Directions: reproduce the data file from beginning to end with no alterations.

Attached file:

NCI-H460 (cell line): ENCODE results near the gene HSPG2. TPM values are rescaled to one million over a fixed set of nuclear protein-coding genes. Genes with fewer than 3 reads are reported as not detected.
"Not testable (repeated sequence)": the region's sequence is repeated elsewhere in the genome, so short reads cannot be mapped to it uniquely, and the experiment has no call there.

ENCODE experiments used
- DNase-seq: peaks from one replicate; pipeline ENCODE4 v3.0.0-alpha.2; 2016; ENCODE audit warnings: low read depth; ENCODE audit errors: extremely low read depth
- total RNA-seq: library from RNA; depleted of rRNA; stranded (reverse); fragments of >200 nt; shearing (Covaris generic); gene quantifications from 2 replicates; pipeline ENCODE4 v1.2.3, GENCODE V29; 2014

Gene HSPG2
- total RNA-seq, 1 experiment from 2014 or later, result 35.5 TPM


NCI-H460 (cell line): ENCODE results near the gene HSPG2. TPM values are rescaled to one million over a fixed set of nuclear protein-coding genes. Genes with fewer than 3 reads are reported as not detected.
"Not testable (repeated sequence)": the region's sequence is repeated elsewhere in the genome, so short reads cannot be mapped to it uniquely, and the experiment has no call there.

ENCODE experiments used
- DNase-seq: peaks from one replicate; pipeline ENCODE4 v3.0.0-alpha.2; 2016; ENCODE audit warnings: low read depth; ENCODE audit errors: extremely low read depth
- total RNA-seq: library from RNA; depleted of rRNA; stranded (reverse); fragments of >200 nt; shearing (Covaris generic); gene quantifications from 2 replicates; pipeline ENCODE4 v1.2.3, GENCODE V29; 2014

Gene HSPG2
- total RNA-seq, 1 experiment from 2014 or later, result 35.5 TPM